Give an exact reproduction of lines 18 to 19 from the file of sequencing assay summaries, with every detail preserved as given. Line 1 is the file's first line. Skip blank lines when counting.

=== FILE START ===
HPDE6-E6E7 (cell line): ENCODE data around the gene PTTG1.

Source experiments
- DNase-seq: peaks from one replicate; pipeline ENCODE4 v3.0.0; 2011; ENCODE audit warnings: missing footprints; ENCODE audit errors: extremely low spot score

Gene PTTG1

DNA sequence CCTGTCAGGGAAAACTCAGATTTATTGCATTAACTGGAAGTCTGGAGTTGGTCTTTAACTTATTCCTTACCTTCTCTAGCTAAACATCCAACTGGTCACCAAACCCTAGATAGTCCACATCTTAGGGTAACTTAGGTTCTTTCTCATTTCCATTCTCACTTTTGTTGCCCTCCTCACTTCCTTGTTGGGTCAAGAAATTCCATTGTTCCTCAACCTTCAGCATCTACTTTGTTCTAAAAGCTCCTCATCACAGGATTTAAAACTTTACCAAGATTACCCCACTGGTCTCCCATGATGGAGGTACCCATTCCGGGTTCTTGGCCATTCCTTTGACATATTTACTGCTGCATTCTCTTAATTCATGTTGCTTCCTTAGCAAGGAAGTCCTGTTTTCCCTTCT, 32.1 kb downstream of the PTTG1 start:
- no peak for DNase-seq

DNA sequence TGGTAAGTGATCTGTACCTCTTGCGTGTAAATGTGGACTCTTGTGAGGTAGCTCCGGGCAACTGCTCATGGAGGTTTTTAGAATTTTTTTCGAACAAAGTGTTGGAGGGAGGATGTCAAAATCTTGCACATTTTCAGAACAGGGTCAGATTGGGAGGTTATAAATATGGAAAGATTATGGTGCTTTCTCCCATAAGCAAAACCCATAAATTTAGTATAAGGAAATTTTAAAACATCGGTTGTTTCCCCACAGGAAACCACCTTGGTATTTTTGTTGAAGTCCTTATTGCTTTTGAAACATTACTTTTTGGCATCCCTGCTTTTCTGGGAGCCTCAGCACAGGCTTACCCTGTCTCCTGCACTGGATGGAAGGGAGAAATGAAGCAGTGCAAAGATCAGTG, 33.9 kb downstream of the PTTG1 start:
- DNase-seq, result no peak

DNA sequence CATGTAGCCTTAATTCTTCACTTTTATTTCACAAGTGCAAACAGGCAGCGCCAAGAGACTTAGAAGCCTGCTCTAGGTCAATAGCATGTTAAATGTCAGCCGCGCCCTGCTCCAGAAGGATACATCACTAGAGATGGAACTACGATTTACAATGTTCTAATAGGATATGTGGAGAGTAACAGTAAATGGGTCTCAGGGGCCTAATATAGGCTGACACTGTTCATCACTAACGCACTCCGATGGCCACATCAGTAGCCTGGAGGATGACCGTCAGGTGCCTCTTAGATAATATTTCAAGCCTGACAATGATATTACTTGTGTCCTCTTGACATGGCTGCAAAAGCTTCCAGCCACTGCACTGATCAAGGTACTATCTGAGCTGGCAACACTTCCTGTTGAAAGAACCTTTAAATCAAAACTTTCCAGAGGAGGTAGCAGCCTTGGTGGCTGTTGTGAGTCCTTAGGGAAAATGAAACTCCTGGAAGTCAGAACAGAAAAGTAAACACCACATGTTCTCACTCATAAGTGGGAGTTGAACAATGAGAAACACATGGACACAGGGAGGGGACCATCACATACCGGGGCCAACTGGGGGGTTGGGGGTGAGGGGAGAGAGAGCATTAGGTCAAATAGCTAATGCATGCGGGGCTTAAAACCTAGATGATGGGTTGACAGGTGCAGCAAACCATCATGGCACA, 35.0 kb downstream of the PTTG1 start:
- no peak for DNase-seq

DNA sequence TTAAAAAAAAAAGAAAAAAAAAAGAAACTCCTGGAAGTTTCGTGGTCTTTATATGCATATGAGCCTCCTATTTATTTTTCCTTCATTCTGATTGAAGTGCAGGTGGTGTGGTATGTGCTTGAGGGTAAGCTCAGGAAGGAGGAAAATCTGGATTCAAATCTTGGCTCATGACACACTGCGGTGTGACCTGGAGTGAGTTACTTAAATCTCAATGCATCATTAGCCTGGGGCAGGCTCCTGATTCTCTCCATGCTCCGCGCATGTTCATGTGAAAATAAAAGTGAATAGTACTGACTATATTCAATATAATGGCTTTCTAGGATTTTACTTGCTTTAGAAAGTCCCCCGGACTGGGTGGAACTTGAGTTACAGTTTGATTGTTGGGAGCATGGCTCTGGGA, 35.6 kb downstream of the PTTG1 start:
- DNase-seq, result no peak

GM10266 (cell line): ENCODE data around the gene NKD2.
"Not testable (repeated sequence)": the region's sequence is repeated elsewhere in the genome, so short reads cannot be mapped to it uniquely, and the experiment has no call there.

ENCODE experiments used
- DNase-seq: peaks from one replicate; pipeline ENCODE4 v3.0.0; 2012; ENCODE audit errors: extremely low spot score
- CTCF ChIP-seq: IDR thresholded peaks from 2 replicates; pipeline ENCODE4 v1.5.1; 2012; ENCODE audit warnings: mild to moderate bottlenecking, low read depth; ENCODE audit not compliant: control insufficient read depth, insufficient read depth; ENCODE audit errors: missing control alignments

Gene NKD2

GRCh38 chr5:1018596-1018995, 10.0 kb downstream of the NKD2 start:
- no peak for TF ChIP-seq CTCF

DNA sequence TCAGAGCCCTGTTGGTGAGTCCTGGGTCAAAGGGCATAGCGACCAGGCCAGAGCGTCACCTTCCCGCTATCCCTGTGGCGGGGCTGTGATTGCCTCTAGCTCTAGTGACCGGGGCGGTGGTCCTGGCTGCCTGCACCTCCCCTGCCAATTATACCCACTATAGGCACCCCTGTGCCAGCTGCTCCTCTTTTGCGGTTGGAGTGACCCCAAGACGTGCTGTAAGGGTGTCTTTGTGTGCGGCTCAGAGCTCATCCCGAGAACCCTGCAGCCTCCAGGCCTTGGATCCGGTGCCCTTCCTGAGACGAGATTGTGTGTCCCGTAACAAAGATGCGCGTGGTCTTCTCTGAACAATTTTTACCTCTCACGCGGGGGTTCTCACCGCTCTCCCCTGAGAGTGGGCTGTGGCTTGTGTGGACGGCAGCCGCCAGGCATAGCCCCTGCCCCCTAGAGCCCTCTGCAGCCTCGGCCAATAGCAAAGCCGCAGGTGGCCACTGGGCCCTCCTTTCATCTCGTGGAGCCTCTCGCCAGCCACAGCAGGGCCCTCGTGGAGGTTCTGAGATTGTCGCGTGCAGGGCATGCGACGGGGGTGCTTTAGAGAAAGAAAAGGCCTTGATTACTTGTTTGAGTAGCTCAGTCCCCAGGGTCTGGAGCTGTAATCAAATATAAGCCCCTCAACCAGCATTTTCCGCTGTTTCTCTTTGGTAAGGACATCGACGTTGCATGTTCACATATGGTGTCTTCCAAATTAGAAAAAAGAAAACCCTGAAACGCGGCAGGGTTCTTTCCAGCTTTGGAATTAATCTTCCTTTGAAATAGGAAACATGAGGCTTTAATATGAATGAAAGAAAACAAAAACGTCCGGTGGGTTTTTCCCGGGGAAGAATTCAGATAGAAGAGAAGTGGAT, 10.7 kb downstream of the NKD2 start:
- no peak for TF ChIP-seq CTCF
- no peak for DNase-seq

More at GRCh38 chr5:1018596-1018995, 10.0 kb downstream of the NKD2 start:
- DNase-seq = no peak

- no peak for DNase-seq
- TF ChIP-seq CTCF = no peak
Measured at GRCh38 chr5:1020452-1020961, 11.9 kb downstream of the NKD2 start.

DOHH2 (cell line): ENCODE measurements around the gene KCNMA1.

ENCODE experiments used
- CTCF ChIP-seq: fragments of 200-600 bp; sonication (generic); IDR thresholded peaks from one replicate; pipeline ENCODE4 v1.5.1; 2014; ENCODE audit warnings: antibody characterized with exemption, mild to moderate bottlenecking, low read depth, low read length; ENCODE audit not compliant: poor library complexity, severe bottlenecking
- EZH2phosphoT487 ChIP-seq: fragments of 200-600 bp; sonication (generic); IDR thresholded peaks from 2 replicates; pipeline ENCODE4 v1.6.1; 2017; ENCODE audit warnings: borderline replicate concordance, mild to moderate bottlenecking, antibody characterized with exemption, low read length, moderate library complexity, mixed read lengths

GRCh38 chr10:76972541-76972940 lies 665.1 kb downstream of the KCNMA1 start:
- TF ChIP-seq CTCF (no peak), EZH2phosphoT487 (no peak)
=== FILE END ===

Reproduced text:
Gene NKD2

GRCh38 chr5:1018596-1018995, 10.0 kb downstream of the NKD2 start: